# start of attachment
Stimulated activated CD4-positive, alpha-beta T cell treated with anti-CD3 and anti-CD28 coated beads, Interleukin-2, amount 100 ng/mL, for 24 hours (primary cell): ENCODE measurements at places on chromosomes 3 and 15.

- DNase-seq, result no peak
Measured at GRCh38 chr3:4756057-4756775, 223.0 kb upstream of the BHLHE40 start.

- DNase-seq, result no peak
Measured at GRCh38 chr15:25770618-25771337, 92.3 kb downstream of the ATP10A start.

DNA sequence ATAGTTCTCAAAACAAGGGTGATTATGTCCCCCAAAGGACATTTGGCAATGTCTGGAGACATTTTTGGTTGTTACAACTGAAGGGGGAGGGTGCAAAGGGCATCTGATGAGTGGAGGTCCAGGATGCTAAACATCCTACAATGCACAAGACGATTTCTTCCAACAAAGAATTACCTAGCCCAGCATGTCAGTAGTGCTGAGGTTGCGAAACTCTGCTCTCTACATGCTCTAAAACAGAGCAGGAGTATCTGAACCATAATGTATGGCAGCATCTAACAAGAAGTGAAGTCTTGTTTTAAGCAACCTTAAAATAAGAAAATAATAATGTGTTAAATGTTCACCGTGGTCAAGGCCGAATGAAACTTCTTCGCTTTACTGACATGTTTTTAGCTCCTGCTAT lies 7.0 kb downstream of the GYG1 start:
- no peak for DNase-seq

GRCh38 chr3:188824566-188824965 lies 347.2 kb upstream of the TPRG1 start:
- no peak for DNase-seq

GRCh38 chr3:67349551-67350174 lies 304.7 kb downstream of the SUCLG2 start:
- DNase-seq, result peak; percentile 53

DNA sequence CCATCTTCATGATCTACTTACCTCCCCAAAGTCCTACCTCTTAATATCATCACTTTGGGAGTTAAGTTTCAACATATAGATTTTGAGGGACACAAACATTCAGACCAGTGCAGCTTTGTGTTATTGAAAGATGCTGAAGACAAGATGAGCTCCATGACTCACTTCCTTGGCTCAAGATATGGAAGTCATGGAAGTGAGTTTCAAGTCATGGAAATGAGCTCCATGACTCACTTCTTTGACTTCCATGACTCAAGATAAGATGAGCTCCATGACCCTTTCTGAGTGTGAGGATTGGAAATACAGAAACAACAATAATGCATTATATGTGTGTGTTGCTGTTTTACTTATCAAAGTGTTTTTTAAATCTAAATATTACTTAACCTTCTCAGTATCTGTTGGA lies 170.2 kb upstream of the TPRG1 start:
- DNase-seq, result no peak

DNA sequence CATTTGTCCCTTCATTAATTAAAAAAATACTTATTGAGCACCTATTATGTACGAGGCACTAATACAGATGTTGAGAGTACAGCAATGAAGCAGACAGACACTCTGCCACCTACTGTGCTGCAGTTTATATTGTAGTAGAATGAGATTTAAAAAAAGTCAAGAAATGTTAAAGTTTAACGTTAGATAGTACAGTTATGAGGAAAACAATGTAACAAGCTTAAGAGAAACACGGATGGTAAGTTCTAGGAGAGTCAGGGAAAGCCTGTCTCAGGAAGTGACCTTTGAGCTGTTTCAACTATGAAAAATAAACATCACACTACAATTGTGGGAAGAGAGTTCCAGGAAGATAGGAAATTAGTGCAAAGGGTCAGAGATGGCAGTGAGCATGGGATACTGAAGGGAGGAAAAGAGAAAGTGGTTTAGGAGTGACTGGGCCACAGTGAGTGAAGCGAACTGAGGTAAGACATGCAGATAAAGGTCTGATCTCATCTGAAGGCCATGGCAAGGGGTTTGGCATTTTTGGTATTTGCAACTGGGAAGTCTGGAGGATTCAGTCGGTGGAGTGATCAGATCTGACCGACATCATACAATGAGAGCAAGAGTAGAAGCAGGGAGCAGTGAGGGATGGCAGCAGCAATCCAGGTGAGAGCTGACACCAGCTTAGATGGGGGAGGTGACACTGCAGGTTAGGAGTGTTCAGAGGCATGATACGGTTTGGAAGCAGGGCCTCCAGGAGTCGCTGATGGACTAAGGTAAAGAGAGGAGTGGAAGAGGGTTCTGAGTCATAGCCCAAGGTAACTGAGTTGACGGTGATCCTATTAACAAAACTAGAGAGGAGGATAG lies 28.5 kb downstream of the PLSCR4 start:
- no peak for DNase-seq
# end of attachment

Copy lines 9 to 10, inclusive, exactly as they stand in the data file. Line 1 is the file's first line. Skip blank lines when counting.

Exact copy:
- no peak for DNase-seq

GRCh38 chr3:67349551-67350174 lies 304.7 kb downstream of the SUCLG2 start: